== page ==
[ExI] Comment for Scientific American

John Clark johnkclark at gmail.com
Mon Oct 5 23:01:37 UTC 2015

On Mon, Oct 5, 2015  Keith Henson <hkeithhenson at gmail.com> wrote:

>> don't see solar power satellites providing energy cheaper than fossil
>> fuel anytime in the immediate future, to me even terrestrial solar and wind
>> seem too dilute and intermittent to compete with coal economically.
> ​> ​
> The dilute factor isn't as much of a problem in space where you don't
> have to support the concentrating surface against gravity and wind.

​I agree, space would help a little at solving the dilution problem, but it
would make the power distribution problem much worse.  ​

>> ​>​
>> The only fuels I can think of that
>>>>  have a chance to beat coal in both the short term and the long are
>> Uranium
>>>>  and Thorium. In the case of Thorium by long term I mean billions of
>> years,
> ​> ​
> I am slightly curious how you computed this.  Even without growth, I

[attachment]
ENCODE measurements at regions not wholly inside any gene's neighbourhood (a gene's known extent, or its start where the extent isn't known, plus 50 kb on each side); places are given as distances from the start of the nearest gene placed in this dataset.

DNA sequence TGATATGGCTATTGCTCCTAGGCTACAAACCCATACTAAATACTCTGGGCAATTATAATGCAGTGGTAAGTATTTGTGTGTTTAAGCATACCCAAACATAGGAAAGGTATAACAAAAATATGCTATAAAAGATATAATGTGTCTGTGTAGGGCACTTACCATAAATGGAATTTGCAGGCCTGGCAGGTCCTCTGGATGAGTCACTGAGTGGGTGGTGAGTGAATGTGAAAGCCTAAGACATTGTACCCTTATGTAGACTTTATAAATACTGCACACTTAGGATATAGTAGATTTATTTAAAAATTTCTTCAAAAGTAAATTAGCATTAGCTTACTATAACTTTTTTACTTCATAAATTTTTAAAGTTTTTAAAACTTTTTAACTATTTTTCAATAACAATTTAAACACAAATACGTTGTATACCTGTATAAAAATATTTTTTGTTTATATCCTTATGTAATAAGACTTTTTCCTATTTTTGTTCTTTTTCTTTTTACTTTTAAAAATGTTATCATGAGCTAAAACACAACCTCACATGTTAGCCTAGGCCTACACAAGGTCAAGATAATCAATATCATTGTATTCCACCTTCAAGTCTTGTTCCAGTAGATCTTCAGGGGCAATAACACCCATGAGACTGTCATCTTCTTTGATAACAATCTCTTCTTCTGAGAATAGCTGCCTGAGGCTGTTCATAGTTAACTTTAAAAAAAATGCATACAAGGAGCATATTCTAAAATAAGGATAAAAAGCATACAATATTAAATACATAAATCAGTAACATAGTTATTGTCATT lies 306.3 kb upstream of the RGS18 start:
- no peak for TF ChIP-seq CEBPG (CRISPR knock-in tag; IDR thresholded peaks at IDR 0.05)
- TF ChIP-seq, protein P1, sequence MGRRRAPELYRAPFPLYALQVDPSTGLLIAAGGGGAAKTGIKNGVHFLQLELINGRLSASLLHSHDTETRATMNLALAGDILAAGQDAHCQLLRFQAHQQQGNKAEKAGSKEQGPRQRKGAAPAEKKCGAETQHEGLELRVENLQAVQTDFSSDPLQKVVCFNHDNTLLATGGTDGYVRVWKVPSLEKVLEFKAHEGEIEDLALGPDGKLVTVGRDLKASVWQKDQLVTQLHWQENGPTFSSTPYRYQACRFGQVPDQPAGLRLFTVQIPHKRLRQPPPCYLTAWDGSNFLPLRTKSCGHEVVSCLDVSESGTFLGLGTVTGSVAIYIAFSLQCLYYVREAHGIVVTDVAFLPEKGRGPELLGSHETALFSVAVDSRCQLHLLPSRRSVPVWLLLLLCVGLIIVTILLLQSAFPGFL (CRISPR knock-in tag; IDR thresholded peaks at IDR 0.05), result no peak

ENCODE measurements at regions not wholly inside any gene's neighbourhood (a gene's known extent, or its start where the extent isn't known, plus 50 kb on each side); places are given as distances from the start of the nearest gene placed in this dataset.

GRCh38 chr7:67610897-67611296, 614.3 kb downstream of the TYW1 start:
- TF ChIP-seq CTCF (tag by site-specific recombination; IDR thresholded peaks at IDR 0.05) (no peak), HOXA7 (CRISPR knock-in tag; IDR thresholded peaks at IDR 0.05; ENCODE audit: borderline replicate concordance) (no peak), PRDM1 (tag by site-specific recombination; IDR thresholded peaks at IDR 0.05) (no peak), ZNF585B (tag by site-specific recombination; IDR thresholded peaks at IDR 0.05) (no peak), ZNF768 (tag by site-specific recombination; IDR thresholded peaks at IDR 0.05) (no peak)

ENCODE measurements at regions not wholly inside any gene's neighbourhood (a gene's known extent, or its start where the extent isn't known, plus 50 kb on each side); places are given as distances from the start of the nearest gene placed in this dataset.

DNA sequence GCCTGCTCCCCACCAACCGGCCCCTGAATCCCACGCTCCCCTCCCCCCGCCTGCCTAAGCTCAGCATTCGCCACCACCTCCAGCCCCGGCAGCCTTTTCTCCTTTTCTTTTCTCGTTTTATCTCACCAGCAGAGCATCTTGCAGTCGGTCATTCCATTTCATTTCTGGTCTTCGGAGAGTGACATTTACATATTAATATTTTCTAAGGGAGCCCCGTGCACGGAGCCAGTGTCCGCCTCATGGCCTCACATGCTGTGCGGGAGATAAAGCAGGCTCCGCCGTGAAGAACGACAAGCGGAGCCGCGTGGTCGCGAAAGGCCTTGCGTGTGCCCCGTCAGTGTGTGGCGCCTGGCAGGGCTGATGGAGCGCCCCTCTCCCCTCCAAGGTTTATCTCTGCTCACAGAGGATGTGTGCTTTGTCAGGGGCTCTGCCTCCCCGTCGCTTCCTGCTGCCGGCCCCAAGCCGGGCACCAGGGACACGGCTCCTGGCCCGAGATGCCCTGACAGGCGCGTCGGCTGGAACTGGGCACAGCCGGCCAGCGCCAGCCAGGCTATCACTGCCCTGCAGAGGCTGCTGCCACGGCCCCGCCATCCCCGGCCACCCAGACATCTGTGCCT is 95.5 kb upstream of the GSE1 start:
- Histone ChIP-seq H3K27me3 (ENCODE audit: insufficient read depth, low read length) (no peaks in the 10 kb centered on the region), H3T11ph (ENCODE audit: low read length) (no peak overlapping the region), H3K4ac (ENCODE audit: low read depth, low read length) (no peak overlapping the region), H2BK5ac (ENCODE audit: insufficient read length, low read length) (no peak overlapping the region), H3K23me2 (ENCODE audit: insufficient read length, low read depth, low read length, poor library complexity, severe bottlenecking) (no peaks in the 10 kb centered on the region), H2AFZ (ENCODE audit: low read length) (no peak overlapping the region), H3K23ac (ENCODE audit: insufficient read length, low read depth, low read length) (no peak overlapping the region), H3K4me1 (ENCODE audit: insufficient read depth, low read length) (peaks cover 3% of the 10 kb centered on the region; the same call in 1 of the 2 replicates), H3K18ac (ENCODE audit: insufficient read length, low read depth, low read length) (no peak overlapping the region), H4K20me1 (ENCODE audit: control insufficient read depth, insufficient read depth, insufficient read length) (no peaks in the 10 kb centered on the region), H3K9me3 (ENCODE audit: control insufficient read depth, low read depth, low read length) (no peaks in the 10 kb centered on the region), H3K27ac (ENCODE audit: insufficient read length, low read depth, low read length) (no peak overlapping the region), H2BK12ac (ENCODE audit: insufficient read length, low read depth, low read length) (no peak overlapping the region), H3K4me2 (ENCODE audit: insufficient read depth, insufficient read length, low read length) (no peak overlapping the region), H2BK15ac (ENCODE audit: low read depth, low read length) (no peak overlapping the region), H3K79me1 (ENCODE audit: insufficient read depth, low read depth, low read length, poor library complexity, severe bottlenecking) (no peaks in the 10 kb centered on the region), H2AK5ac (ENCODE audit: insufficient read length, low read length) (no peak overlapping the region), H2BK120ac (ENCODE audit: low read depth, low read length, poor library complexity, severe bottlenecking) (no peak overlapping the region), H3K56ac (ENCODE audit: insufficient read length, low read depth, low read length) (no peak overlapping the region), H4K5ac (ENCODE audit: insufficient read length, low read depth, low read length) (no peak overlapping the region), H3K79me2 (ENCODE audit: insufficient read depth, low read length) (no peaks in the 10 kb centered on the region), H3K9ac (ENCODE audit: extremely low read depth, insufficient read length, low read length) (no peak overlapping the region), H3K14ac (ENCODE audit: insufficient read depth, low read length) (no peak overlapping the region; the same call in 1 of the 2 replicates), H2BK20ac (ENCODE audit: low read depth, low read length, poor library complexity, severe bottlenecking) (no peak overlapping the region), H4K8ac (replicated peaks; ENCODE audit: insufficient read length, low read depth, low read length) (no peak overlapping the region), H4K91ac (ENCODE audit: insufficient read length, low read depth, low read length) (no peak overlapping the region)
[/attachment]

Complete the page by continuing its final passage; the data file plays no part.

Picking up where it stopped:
> have never seen estimates for how long thorium will last that exceed a
> few centuries.

Thorium is much more common than Uranium, in fact it's almost twice as
common as Tin
​,  ​
Thorium has only one isotope and
​ unlike Uranium ​
a Thorium reactor can
 100% of it.

f at random you picked one cubic meter of rock anywhere
 the Earth's crust you would find about 12 grams of
Thorium in it
if placed i
​t in​
a Thorium reactor
12 grams would produce the energy equivalent of 37 tons of coal, enough to
power one person's western middle class lifestyle for about a decade. One
ton of
horium contains as much energy as 3 million tons of coal
​ U S
Geological Survey's latest estimate says that
one company, Thorium Energy Inc, has 915,000 tons of
Thorium reserves in Idaho and Montana. That alone could replace coal for
about 450 years, and that's just from the claims that one company has in 2
states. And Norway has as much Thorium as the entire USA, and Australia
about twice as much, and India has about 3 times as much.

It would only take 2000 tons of Thorium to equal the energy in 6 billion
tons of coal that the world uses each year. There is 120 TRILLION tons of
Thorium in the earth's
crust and if the world needs 10 times as much energy as we get from just
coal then we will run out of Thorium in the crust
 this planet in 6 billion years.
​ ​
And we've already discovered Thorium deposits on the Moon and Mars.

​ John K Clark​
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